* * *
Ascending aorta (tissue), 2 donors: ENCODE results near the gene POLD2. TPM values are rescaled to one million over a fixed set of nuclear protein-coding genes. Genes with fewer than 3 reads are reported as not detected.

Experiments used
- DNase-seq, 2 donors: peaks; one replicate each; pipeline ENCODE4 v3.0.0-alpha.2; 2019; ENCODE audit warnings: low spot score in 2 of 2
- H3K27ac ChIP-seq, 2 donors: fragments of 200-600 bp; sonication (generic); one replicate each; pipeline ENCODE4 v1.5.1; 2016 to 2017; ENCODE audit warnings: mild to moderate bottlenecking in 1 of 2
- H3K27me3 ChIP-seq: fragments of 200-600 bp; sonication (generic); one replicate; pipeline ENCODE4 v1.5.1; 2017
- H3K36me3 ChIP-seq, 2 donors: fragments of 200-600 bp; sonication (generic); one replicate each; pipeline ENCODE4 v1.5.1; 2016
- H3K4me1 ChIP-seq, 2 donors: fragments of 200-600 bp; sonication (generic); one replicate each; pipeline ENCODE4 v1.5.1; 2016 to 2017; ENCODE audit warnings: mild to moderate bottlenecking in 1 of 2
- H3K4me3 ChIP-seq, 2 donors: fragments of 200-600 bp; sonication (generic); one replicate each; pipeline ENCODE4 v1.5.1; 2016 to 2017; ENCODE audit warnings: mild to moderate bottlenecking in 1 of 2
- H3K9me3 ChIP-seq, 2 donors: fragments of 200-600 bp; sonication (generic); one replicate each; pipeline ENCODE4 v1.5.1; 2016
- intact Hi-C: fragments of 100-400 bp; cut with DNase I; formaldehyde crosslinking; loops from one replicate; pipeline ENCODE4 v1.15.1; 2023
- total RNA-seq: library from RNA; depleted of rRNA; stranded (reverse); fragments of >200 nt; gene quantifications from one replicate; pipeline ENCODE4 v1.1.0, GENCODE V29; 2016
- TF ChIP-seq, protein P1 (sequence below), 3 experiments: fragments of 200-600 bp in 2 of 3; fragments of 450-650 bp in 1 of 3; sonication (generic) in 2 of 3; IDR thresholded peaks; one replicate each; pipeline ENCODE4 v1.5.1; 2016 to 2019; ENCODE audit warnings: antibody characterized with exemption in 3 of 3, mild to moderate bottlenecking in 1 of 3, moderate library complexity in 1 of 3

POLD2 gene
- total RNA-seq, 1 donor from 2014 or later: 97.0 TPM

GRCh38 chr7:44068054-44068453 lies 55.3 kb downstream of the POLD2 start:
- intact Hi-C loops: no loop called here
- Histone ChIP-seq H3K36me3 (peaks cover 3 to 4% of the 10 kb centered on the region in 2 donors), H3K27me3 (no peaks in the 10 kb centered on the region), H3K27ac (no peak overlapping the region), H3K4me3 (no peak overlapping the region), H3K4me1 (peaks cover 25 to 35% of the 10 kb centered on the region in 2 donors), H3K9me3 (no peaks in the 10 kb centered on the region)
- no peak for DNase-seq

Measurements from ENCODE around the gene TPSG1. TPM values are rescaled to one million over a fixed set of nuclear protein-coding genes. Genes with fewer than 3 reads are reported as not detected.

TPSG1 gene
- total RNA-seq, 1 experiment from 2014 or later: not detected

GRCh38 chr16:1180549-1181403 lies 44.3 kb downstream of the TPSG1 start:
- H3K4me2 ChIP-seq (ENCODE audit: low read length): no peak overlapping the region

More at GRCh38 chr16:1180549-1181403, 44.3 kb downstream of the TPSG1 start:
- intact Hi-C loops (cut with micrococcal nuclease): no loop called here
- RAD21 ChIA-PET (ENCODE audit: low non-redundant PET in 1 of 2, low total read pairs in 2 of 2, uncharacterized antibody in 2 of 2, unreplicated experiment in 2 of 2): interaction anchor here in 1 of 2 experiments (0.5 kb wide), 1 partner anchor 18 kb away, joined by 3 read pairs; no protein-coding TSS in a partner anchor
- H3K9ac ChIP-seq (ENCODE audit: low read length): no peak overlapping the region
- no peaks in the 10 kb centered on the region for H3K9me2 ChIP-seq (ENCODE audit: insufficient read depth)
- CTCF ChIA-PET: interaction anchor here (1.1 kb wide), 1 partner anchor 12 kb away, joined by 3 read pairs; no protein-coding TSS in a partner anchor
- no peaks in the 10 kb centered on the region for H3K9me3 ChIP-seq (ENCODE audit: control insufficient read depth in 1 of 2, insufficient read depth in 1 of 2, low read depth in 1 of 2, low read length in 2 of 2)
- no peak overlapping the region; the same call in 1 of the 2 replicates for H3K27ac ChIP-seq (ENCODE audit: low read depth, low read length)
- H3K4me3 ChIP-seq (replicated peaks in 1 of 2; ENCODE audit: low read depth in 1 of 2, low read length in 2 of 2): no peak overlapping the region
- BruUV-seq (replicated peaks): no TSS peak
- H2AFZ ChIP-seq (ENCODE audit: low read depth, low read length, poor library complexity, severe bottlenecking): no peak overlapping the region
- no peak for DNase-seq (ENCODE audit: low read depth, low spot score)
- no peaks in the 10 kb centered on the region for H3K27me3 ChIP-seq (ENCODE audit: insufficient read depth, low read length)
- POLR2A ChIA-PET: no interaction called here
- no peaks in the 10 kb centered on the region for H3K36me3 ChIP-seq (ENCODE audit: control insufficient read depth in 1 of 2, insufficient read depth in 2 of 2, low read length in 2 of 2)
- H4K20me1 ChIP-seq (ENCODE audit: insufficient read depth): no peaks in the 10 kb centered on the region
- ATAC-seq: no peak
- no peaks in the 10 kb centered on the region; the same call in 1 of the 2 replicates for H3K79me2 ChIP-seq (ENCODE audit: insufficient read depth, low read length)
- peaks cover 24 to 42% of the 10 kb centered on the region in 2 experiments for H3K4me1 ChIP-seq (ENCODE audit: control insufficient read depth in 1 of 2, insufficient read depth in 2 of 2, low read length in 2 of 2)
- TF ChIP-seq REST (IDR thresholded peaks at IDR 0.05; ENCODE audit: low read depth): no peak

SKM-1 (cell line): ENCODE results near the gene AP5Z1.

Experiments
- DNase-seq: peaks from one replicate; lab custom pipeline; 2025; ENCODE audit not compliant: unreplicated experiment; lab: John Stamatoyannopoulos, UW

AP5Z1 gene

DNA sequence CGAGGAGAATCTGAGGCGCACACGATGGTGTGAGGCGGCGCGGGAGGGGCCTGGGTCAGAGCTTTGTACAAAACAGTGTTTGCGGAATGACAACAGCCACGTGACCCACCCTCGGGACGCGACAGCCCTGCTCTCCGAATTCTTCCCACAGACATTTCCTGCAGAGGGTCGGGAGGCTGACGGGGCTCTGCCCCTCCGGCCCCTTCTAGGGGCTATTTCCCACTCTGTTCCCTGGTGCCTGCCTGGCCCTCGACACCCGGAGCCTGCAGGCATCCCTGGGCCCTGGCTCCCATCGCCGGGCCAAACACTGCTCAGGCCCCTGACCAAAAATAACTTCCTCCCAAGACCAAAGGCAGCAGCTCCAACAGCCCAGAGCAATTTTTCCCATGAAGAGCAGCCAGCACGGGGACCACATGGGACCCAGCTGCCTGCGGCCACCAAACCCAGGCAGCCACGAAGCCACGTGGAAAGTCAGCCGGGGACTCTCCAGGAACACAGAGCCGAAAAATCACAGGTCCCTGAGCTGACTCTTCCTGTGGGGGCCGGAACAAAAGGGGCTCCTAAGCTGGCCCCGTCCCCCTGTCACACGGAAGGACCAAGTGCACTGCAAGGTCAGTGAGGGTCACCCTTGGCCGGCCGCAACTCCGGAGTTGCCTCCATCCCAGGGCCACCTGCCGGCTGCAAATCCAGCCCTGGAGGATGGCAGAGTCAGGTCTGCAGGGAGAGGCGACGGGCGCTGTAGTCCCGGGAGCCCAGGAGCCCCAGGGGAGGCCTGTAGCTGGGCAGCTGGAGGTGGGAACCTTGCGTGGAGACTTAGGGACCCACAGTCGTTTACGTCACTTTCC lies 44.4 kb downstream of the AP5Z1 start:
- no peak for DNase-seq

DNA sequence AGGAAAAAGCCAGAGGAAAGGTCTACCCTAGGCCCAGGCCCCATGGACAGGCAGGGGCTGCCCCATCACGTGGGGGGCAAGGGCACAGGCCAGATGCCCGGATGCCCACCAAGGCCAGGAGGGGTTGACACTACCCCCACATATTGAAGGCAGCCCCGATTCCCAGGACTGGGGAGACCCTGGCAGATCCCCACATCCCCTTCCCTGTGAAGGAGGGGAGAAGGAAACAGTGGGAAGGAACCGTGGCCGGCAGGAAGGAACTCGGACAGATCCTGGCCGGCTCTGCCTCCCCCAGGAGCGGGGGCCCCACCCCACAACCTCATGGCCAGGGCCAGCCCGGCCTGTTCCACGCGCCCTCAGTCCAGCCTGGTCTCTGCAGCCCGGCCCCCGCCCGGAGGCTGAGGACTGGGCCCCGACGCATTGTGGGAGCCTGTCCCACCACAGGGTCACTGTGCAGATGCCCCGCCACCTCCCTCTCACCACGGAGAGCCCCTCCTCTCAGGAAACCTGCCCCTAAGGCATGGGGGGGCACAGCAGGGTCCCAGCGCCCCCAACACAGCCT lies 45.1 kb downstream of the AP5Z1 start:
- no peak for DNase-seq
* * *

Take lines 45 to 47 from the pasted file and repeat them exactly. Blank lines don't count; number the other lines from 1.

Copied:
Experiments
- DNase-seq: peaks from one replicate; lab custom pipeline; 2025; ENCODE audit not compliant: unreplicated experiment; lab: John Stamatoyannopoulos, UW

AP5Z1 gene